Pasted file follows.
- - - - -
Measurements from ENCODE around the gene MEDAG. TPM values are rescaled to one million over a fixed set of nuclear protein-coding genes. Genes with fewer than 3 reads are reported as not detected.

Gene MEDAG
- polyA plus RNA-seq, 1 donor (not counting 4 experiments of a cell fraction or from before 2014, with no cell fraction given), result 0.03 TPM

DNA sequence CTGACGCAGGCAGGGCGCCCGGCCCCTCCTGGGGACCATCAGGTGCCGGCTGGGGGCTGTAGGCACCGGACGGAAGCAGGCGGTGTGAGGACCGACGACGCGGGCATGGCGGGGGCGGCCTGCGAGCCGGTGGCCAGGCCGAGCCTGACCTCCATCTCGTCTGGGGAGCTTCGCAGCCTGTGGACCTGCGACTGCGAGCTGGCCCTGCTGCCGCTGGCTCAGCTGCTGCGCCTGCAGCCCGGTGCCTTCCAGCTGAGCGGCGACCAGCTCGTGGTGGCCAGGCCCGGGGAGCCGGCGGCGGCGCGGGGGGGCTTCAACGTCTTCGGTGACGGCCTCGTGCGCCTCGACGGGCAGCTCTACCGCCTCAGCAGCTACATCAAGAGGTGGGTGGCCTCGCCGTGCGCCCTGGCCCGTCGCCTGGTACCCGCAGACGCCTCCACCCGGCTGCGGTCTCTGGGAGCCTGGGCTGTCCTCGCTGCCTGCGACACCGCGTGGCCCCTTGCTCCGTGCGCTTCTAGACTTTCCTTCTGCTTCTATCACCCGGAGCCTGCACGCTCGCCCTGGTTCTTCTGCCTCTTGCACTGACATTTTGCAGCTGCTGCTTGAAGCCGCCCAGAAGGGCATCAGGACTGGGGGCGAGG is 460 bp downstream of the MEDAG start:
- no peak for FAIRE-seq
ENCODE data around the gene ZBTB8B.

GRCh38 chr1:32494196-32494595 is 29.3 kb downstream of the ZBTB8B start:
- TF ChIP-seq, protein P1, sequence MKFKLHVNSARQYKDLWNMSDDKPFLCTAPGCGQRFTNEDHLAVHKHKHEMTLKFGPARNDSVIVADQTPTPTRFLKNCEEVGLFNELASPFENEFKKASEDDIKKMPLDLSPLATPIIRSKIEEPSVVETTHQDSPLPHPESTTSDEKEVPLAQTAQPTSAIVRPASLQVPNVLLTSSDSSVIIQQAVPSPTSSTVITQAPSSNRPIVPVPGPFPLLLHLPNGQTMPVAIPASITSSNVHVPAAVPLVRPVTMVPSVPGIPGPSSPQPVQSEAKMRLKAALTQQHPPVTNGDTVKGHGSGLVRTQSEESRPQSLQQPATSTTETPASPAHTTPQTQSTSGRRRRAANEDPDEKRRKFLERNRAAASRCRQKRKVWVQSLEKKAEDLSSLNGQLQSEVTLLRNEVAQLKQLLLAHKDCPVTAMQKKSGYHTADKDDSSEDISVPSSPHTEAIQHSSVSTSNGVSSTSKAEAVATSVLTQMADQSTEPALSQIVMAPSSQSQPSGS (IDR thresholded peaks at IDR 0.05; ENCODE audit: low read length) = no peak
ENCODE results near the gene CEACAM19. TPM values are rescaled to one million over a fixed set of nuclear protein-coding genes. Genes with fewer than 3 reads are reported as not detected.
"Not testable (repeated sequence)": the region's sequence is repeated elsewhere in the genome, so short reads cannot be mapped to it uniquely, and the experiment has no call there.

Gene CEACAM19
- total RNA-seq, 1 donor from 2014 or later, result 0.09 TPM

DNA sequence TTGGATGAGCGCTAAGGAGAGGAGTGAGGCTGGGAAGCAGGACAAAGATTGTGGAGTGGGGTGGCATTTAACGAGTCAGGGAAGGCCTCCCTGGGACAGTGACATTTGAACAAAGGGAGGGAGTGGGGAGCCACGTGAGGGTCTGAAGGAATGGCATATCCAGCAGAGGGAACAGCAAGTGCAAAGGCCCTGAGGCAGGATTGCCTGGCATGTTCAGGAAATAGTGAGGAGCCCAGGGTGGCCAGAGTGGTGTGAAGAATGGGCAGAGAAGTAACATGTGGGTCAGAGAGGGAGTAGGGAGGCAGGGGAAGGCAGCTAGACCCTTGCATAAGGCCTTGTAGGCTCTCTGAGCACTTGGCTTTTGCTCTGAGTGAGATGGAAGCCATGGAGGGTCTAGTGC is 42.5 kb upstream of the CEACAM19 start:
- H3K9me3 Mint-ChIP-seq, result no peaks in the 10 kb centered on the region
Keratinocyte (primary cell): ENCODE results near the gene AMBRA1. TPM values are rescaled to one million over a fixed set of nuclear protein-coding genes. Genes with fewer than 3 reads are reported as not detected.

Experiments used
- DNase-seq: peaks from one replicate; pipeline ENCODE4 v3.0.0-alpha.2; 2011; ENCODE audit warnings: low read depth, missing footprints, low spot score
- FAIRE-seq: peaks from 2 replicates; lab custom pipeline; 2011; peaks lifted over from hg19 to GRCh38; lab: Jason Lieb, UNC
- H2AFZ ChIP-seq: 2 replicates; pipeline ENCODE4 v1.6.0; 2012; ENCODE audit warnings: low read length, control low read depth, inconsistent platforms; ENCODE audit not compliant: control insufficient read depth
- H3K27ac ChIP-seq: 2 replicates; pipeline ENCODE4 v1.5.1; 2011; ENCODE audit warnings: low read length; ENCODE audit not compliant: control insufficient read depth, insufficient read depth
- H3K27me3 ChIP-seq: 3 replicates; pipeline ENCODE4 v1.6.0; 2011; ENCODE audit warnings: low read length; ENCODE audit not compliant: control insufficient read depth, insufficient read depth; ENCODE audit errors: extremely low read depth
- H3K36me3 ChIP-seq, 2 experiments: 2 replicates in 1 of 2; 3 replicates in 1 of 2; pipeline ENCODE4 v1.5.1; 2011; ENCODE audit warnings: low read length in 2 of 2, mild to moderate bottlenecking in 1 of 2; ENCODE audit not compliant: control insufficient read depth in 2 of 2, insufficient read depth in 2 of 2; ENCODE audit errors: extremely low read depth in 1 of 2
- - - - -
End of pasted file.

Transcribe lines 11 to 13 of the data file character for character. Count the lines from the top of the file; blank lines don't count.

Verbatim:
Gene CEACAM19
- total RNA-seq, 1 donor from 2014 or later, result 0.09 TPM

DNA sequence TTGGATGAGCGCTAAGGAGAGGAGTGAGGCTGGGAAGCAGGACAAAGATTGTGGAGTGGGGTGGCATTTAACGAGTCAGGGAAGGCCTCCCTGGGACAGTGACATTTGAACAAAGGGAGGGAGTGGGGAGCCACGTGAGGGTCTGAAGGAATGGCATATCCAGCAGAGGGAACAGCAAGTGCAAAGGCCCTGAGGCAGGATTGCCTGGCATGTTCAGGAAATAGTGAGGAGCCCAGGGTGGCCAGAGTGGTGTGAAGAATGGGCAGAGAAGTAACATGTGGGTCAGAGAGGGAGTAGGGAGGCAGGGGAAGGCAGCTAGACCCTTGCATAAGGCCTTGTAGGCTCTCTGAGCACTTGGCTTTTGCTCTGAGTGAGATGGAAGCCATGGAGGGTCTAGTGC is 42.5 kb upstream of the CEACAM19 start: